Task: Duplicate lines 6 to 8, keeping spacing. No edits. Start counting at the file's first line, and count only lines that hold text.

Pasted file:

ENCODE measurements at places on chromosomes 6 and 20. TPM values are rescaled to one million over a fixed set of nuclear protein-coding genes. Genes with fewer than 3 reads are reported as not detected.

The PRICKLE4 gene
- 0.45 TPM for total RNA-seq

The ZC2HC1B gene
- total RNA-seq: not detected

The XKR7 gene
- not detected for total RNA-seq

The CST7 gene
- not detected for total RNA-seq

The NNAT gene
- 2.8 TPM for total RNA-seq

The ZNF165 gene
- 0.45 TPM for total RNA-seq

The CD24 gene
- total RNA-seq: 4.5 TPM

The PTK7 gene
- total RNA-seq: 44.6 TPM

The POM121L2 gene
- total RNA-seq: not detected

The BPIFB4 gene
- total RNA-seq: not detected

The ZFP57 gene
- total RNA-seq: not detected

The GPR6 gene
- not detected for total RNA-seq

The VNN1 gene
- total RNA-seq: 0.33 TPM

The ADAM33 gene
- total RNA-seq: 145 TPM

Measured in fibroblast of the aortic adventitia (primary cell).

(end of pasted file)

The XKR7 gene
- not detected for total RNA-seq

The CST7 gene